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Kissinger's wit could be compared to the air in the Sahara Desert - hot, cutting, and dry. As a pragmatist myself, I hold Kissinger's mind in high regard. Revisionists of history have not been kind to him as of late, but I am sure that as time marches on, his legacy will again shine for the brilliance he brought to the US government via the State Department as well as his professional and stoic way of maintaining his positions against dissenting sycophants of the President in the White House while offering his perspicacious, and discerning foreign policy advice to numerous Presidents.

His absence has been felt by the world.
I had to check to find he was still alive. I hadn't seen him anywhere in the media as of late, but hadn't heard of his passing either.

I hold Kissinger in the very highest regards.

I think his low, monotonic, unemotional gravelly voice works to his advantage, in that it forces listeners to be quiet and remain at attention if they're to understand what he says.

Another guy that has a similar oratory delivery to Kissinger's is Noam Chomsky. Monotonic, quiet, boring in delivery, a real chore to listen to. But when you read his books his ideas are lively, energetic, and thought provoking; and you wonder how it can possibly be the same guy.

Actually, Charles Krauthammer and David Gergen are similar too. All individuals who's thoughts I greatly respect, and all that have me turn-up the volume and command my undivided attention whenever they're speaking.
 
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Beaudreaux

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I had to check to find he was still alive. I hadn't seen him anywhere in the media as of late, but hadn't heard of his passing either.

I hold Kissinger in the very highest regards.

I think his low, monotonic, unemotional gravelly voice works to his advantage, in that it forces listeners to be quiet and remain at attention if they're to understand what he says.

Another guy that has a similar oratory delivery to Kissinger's is Noam Chomsky. Monotonic, quiet, boring in delivery, a real chore to listen to. But when you read his books his ideas are lively, energetic, and thought provoking; and you wonder how it can possibly be the same guy.

Actually, Charles Krauthammer and David Gergen are similar too. All individuals who's thoughts I greatly respect, and all that have me turn-up the volume and command my undivided attention whenever they're speaking.

Just for clarification, my comment about his absence being felt by the world was referring to his absence from the world stage, not from life.

I saw a recent interview of him and thank goodness I have replay on my TV - his verbal manner has not improved. It was like listening to a 100 year old man with a mouth full of mashed potatoes.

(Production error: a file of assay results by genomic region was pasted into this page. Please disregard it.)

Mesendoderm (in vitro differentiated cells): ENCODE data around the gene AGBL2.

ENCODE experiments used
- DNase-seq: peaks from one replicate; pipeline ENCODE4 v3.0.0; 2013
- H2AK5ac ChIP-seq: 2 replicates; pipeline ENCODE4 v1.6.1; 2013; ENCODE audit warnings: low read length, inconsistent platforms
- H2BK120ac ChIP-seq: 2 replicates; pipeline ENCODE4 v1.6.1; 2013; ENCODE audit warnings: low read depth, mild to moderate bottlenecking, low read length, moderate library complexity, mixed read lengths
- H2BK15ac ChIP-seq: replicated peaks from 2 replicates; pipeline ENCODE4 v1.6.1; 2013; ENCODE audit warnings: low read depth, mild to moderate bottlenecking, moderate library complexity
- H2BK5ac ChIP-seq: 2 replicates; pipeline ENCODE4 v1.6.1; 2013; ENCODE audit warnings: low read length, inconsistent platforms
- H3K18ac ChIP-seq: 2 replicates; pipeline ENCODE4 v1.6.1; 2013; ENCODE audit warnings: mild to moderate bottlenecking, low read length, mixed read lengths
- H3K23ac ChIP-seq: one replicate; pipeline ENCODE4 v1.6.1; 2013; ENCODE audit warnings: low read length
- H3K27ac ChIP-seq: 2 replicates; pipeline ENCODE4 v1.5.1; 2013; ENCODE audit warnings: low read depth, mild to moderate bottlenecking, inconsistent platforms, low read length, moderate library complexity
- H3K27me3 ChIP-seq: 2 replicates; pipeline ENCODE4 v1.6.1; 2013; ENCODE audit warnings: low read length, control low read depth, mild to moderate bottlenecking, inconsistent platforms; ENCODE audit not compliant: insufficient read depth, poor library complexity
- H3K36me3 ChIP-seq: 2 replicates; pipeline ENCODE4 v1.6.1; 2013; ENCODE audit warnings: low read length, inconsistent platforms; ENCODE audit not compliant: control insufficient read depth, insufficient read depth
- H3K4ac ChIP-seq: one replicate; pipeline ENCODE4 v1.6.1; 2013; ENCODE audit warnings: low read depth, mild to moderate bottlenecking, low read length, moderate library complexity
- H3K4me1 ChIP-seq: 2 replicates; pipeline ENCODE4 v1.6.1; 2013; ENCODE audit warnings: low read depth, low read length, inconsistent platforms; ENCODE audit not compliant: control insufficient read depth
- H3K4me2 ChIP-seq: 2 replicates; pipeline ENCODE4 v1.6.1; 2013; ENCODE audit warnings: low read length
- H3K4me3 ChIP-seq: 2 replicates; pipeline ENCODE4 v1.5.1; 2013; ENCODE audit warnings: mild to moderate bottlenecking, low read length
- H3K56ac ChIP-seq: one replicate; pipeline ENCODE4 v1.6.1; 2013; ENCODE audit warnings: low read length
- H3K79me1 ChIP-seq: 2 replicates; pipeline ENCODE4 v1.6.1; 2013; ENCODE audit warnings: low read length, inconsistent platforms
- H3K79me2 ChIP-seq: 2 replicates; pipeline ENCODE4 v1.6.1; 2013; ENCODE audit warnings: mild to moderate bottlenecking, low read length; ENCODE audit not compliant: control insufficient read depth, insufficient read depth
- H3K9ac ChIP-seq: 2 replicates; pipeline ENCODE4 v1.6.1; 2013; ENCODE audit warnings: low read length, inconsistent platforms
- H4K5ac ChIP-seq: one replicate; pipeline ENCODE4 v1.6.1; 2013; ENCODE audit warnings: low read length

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Here is a list of 35 drug lords, death squads, and terrorists that the USA has supported since the end of World War 2. Do you believe that supporting some of these groups was the wrong thing too do? If so which ones, and which ones if any do you believe actually deserved more American support? Does supporting groups like these help or hurt american interests? And how do you think this effects current diplomatic relations between these specific countries today?



35 countries where the U.S. has supported fascists, drug lords and terrorists - Salon.com

You're only showing half the story. The rest of it is "What were the alternatives?". If you support Bob Smith of Bob's Great Big Drug Cartel (who has killed 500 people by boiling them in hot molasses) to overthrow Nancy Brown (who is torturing and then killing every person with more than 5 moles on their arms), is that wrong or right??
 

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Here is a list of 35 drug lords, death squads, and terrorists that the USA has supported since the end of World War 2. Do you believe that supporting some of these groups was the wrong thing too do? If so which ones, and which ones if any do you believe actually deserved more American support? Does supporting groups like these help or hurt american interests? And how do you think this effects current diplomatic relations between these specific countries today?



35 countries where the U.S. has supported fascists, drug lords and terrorists - Salon.com

And? What do you want to say? We were in a 50 years war in those cases. War is nasty.
 

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The enemy was communism. Anyone that wasn't communist was an ally.

From 1941 to 45 the enemy was fascism. The Soviets and Mao's faction in China weren't fascists. That made them allies.

Sucks, but that's the way it is.
 

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I love how the only 2 European nations listed are Greece and France...............................
 

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Here is a list of 35 drug lords, death squads, and terrorists that the USA has supported since the end of World War 2. Do you believe that supporting some of these groups was the wrong thing too do? If so which ones, and which ones if any do you believe actually deserved more American support? Does supporting groups like these help or hurt american interests? And how do you think this effects current diplomatic relations between these specific countries today?



35 countries where the U.S. has supported fascists, drug lords and terrorists - Salon.com
Since you are a communist, and thus, despise places like America, do you care to run a list of terrorists, drug lords and ruthless dictators your commie brethern have supported over the last 50 years? Or do you believe places like the Soviet Union engaged only in peace and love?